Wednesday, January 30, 2008

Meat Blintzes and Sweet and Sour Coleslaw

I made this a while ago and just now found the pictures. I guess I was in the mood for spending an entire day cooking, so I made blintzes and they were really yummy. This is another recipe from The Art of Jewish Cooking--it just has such great recipes for cold weather, and hooo boy is it cold outside! The coleslaw is my own concoction.

Blintz wrappers:

3 eggs
1 c. milk or water
1/2 tsp. salt
2 Tbsp. salad oil
3/4 c. sifted flour
butter or oil for frying

Beat the eggs, milk, salt, and salad oil together. Stir in the flour until the lumps are gone. Heat a little oil or butter in a 6-inch skillet. Pour 2-3 Tbsp. batter in, tilting pan to coat the bottom--just use enough to make a very thin crepe. Let the bottom brown and turn out into a paper towel, brown side up. This should make about 20 pancakes.


1 lb. ground meat, cooked
1/2 onion, grated finely
1 egg
1 tsp. salt
1/4 tsp black pepper
2 Tbsp. minced parsley

Mix all ingredients together and season to taste. I think I added a touch of Worchestershire sauce. Place 1 Tbsp. filling on the brown side of a pancake and roll up like an egg roll (the pale side will be out) and carefully place in a baking dish (butter the dish if you're going to bake the blintzes--see below).

Now you've got a choice: you can fry the blintzes for extra yumminess, or you can bake them for ease and slightly less butter in your diet. If you bake them, place the dish in a 425 oven and bake until lightly browned (only about 10 minutes). Otherwise, fry them in oil, taking care not to unwrap them.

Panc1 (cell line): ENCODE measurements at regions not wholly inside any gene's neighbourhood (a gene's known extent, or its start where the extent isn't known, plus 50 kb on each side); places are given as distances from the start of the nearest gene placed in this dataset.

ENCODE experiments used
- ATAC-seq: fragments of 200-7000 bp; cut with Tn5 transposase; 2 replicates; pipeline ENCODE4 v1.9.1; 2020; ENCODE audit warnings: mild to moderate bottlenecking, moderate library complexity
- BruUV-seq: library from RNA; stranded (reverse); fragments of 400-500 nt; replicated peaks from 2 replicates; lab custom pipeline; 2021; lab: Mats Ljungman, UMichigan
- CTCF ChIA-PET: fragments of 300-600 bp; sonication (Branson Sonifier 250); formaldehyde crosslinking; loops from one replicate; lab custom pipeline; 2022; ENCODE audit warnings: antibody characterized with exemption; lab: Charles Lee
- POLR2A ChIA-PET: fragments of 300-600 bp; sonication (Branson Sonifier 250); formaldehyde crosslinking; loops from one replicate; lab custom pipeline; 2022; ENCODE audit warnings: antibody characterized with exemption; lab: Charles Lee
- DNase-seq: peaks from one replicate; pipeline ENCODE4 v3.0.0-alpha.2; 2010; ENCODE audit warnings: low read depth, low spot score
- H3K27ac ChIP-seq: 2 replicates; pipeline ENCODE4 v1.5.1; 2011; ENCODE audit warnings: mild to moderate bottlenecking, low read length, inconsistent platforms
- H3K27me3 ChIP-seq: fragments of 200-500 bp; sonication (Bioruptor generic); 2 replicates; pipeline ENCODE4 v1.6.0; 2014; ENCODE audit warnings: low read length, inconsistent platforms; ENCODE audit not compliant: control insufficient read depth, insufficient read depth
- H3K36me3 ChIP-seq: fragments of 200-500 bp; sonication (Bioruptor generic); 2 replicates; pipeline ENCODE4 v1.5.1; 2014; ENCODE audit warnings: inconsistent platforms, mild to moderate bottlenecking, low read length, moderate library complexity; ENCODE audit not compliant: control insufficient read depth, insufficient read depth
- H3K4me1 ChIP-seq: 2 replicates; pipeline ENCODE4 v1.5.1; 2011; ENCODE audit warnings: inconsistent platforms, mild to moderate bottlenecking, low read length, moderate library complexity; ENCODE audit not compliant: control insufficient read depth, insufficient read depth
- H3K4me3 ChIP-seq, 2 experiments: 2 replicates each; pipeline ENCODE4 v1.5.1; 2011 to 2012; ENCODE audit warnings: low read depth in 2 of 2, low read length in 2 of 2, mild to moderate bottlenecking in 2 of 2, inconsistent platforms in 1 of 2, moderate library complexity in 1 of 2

I chose to brown them in the interest of time, but I can attest that they would have been tastier if I'd fried them. The original cookbook has a bunch of other filling options, and I'll try some more at some point. This dish is a lot of work but it's worth it. I served the blintzes with plain yogurt, mashed potatoes and coleslaw.

Sweet and Sour Coleslaw:

1/2 green cabbage, finely shredded
1/2 red onion, thinly sliced
1 red pepper, thinly sliced
1 carrot, julienned
1 tsp. celery seeds
1/4 c. rice vinegar
3 Tbsp. oil
1 tsp. pomegranate molasses or sugar
1 tsp. salt
a few cranks of black pepper

Toss and let sit for a few minutes. The pomegranate molasses really makes this one, and you can get it at Holy Land. In general it's great for adding sweet tanginess to salads. I used grapeseed oil, which is my favorite oil--it is both good in salads, and can be heated up to insane temperatures for frying.

1 comment:

Anonymous said...

Grandma made the meat filling with left overs from brisket or chicken.